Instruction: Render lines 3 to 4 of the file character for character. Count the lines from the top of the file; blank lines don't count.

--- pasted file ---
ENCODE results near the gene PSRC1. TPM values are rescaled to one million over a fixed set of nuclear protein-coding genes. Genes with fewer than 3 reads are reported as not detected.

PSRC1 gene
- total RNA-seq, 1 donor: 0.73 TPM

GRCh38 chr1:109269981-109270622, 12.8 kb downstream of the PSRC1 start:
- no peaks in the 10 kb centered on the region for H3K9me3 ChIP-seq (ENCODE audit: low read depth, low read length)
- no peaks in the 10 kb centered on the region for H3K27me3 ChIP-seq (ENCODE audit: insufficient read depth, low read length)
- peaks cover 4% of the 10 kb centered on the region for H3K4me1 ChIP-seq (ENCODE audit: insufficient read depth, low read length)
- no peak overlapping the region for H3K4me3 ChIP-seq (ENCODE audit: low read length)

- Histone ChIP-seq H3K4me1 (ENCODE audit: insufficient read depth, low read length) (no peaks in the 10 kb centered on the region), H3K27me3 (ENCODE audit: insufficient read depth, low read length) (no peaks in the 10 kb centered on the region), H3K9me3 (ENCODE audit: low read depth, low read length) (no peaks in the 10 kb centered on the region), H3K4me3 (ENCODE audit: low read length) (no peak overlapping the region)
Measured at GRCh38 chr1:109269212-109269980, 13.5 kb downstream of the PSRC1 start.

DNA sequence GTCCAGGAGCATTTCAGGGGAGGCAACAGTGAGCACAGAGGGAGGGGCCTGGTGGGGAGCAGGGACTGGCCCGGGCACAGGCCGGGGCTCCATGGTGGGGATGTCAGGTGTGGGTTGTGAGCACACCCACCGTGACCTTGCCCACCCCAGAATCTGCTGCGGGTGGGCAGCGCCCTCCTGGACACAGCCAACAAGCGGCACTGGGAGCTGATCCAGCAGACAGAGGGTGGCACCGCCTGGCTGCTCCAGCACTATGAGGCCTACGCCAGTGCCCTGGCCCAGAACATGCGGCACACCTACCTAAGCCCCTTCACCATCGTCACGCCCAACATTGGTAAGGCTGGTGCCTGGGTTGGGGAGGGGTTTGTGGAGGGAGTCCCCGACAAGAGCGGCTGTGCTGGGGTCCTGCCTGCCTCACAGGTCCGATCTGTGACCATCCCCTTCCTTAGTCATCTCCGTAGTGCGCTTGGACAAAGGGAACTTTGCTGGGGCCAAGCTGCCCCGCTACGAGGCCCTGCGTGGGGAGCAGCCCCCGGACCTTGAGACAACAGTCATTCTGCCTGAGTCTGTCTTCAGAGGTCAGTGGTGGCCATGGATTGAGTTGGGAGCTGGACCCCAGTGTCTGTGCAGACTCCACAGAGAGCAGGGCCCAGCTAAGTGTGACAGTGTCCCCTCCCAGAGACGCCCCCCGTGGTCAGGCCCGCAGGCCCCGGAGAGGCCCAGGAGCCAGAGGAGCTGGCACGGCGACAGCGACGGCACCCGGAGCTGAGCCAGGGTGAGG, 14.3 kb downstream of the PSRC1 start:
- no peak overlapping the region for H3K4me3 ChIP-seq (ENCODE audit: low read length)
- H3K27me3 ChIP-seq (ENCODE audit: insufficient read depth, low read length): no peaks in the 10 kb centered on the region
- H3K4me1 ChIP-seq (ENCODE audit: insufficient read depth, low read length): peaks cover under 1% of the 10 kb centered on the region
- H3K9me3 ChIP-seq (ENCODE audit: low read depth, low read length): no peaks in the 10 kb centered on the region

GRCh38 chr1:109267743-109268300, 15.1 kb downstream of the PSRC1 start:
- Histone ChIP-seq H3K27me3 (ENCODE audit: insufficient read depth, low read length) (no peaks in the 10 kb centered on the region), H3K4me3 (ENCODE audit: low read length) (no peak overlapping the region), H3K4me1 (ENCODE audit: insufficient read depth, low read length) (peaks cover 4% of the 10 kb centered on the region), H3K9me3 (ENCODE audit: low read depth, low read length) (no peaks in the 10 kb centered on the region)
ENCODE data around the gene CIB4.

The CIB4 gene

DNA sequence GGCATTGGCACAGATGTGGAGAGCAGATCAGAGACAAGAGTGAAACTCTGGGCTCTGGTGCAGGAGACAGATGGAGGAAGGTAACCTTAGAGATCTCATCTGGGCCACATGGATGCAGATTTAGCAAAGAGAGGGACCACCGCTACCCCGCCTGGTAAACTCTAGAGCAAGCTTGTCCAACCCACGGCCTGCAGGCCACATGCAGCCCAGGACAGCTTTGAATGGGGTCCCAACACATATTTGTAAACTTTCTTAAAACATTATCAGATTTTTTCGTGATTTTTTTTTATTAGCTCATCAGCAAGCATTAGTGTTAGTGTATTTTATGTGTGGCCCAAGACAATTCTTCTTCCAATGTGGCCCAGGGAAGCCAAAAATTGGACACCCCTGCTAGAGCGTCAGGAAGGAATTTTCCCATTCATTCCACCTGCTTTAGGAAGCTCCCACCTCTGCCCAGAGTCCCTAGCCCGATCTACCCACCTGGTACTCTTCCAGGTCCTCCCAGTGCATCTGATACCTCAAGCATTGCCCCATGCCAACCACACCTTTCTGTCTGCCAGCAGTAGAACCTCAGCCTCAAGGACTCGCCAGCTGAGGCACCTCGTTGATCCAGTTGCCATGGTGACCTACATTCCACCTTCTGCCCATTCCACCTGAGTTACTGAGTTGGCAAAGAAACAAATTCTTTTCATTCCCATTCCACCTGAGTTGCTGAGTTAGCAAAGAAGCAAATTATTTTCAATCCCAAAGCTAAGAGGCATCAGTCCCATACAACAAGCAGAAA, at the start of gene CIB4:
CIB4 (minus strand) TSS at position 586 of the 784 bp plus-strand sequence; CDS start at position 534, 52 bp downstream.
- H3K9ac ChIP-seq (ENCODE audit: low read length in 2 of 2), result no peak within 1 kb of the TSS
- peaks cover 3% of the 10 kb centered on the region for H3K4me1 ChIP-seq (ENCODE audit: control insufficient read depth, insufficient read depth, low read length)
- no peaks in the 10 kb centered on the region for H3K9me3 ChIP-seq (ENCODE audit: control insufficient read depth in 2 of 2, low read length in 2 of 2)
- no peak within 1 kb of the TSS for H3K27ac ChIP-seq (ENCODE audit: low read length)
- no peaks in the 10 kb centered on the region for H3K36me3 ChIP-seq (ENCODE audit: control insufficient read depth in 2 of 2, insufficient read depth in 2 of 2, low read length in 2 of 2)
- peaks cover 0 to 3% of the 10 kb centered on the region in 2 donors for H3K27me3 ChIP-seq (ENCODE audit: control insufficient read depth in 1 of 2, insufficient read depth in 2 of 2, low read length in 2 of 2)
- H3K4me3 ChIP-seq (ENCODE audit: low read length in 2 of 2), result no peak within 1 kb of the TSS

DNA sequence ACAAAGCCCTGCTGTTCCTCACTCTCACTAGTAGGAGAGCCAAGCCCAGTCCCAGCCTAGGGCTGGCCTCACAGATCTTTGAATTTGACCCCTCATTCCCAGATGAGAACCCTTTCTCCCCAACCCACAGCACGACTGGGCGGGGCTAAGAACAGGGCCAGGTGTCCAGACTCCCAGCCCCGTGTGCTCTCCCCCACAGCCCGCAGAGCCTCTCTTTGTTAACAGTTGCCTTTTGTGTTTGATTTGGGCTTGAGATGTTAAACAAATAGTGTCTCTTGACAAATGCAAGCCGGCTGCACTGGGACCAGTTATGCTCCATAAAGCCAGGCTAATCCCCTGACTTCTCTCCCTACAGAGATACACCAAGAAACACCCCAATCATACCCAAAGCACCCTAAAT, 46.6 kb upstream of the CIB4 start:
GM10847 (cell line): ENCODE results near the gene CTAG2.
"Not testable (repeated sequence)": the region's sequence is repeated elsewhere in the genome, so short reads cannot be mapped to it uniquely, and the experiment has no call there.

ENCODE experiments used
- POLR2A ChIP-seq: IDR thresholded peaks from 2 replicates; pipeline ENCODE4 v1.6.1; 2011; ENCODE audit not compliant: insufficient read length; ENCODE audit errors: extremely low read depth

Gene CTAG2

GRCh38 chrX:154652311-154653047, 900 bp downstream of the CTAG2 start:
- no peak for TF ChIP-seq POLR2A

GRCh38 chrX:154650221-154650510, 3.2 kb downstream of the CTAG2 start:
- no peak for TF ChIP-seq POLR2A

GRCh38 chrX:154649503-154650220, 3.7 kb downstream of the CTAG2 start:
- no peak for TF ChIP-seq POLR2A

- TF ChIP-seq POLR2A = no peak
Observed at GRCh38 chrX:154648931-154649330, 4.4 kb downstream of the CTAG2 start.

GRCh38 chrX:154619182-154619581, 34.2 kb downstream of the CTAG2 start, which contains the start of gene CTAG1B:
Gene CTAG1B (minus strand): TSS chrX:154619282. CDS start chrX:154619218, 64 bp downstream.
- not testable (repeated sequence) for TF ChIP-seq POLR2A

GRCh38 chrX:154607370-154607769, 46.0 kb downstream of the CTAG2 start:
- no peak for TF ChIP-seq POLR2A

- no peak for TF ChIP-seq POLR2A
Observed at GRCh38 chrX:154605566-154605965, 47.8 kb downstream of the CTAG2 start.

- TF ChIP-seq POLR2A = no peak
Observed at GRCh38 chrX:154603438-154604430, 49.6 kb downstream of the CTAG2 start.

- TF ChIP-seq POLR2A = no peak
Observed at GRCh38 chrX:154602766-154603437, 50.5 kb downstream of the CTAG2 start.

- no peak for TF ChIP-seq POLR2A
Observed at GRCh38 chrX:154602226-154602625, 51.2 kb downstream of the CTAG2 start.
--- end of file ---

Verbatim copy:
- total RNA-seq, 1 donor: 0.73 TPM

GRCh38 chr1:109269981-109270622, 12.8 kb downstream of the PSRC1 start: